Confusion and traditional values reign when shopping for bridesmaid dresses

September 24, 2013|By Douglas Nivens II, For The Baltimore Sun

I had a surreal experience at a bridal store looking for dresses with my honored attendants. 

Just as my fiancé and I are not wearing matching garments, neither will our attendants. First, we have a mixed gender party, so our guys are wearing suits and our gals are wearing dresses.  Second, our attendants are following our color preferences – my party will be wearing navy blue, his will wear red.  The guys will have a relatively easy time because all we must do is go to a men’s formalwear store and pick a tuxedo. On the other hand, our women are more of a challenge.

The challenge lies not with them but in the options available.  You would think that with so many places selling women’s clothing, we would have an easy time finding the right dress for them.  But, no, that’s far from the truth.

On one Saturday in August, my fiancé and I planned a morning of dress shopping.  With summer break ending, my time will be more limited due to  law school and work. This was our chance to see what was available in a place with all attendants present.  Out of four female attendants, three were available. We met for breakfast in Glen Burnie and then began our trip to a couple bridal boutiques

Our first stop was at a well-known, national chain bridal boutique. Outside its doors was a white hummer limo with a driver pushing for sales. Once inside, we were greeted by a large group of brides and bridesmaids -- all seemed to be searching for something or someone. On one side were rows upon rows of white bridal gowns, and on the other were colorful racks of bridesmaid dresses. Then, there were glasses display cases with invitations, bridal wear trinkets, and ceremony tchotchkes.  Along the side was a woman selling wedding cakes and catered goods, begging people to try her food.

I found what looked like a line of people waiting for service.  When I was up, a sale associate, wearing all black with measuring tape draped across her neck, asked, “Sir, you have an appointment?”

“Yes, I do,” I replied. I had called the night before.

“Okay, what’s the bride’s name?”

“There is no bride.”

“Oh.”  Pause.  “Then under who’s name?”

“Douglas.  Nivens.  My name.”


Already, my best friend/feminist-in-chief was about to break into hives from the heavy visibility of traditional values.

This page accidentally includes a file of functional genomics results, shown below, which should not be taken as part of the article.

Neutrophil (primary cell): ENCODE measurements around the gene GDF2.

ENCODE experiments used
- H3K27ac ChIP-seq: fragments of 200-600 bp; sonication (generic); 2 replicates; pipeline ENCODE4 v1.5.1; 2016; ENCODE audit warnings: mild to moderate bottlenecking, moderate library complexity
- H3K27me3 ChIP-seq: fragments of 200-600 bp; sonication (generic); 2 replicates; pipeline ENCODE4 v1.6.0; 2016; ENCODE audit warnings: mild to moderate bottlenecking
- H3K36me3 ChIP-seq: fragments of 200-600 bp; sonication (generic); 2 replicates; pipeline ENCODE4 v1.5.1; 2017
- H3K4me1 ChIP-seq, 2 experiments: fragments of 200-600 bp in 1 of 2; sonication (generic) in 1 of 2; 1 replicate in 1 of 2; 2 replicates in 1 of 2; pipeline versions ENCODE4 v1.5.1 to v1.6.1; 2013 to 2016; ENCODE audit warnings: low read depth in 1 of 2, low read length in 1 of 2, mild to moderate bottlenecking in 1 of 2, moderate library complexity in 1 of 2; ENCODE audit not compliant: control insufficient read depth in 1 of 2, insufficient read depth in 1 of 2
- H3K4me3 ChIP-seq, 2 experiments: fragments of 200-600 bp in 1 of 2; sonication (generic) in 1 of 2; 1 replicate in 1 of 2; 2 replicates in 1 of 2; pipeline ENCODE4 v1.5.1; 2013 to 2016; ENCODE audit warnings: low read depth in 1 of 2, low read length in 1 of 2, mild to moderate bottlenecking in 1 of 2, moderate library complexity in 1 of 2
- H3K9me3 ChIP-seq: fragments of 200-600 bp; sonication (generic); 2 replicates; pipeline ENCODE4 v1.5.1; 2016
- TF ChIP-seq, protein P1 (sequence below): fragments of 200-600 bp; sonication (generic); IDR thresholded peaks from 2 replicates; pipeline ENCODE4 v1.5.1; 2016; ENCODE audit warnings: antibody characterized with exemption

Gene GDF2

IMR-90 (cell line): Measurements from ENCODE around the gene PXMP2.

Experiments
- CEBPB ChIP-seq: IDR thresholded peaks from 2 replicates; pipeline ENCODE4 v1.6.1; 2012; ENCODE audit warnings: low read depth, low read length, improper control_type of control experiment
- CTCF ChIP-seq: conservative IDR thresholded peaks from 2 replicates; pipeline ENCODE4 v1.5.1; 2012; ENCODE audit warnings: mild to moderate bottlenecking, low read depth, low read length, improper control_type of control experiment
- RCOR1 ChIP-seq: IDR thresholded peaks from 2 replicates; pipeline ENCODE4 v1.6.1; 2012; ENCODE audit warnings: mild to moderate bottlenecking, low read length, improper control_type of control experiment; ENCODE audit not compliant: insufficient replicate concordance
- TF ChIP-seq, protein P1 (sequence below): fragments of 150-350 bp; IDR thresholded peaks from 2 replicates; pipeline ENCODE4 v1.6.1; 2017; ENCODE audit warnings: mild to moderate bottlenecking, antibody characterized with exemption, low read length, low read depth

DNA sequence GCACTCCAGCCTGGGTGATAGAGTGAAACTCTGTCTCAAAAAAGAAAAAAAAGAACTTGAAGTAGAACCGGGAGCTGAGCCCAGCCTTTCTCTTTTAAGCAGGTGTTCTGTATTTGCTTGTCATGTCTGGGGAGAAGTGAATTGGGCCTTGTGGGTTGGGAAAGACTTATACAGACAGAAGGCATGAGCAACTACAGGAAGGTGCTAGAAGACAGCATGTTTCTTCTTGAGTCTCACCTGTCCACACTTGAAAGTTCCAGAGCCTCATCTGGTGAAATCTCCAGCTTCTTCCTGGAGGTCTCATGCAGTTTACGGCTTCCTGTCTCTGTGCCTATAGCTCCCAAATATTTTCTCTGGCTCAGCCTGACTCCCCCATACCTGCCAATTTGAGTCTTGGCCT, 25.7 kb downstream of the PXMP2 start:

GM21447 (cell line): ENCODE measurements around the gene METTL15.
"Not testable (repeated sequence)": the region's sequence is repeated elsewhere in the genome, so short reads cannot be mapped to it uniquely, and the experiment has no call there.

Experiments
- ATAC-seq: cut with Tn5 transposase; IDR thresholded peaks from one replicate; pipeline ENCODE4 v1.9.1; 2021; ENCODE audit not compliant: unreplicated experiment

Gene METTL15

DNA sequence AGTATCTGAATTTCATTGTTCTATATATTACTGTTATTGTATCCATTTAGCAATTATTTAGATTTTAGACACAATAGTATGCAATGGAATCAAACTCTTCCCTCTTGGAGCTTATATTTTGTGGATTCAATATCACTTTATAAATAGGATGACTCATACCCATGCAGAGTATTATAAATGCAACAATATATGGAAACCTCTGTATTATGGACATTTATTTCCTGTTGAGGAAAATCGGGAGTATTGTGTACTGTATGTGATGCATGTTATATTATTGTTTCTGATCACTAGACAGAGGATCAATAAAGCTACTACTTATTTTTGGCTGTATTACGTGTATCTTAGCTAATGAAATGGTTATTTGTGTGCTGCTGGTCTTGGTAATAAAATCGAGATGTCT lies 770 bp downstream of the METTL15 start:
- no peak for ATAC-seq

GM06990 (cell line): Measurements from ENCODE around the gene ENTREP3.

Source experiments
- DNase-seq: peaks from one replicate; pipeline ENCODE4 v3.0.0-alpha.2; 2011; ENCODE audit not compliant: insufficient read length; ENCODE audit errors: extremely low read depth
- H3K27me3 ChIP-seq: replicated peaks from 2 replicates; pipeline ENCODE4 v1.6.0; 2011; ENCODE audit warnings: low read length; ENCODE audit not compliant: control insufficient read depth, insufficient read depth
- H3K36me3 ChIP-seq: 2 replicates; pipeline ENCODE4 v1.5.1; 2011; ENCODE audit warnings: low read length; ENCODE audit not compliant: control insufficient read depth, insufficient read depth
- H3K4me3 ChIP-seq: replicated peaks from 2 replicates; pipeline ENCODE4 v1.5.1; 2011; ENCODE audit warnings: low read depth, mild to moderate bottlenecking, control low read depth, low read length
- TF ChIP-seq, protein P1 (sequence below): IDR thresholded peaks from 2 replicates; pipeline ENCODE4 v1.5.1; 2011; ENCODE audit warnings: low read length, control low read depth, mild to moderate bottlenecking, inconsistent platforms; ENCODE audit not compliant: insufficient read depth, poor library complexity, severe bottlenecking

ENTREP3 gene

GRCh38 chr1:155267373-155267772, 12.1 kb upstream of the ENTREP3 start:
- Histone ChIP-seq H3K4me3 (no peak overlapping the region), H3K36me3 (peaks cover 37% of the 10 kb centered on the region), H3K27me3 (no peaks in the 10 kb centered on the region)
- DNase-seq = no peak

Soon, a young associate came to our rescue and led us away from the front doors.  She guided us toward the middle of the store, where she was quickly pulled away by her superior and replaced with another older associate.  After quick greetings, we were asked again, “So, who’s the bride?  Who’s getting married?”

“Us,” we responded.

 “Oh!  Okay,” she said with a smile.  “So then, are you ladies our, um, maids?”

Yes, they were our bridesmaids for purposes of this store.  She showed us the aisles of dresses that would best match our color selections and cut. After voicing my opinion on style (I don’t like high-waist dresses), they commenced their search. First, they decided that short dresses were better for a May wedding than long dresses. Next, the consensus was for satin over chiffon dresses. They sized up, expressed yeas and nays, and grabbed handfuls of dresses that might work for them.  As voluptuous, curvy women, they had difficulty finding the right cut at the bust and the appropriate amount of shoulder coverage.  Most dresses came in a size 10, while we needed something more in the upper teens. 

All the while, Enrique and I found two chairs and sat outside a large mirrored wall apart from the dresses. We watched as a mother stood on a large platform before the mirrored wall, assessing her off-white dress. Then, in front of the platform were the individual dressing rooms, all with mirrors lining the exterior walls and doors, but conspicuously absent from the rooms’ interiors. Women must stand outside their dressing room just to see what they put on.

Ahead of us, we saw another dressing station where a row of friends, mothers and grandmothers were evaluating a bride’s dress. Initially, we heard murmurs and a couple critiques.  Soon enough, though, we heard a loud commotion. They clapped their hands, and the bride rung a large bell. She said “Yes to the dress,” and the world was saved yet again.

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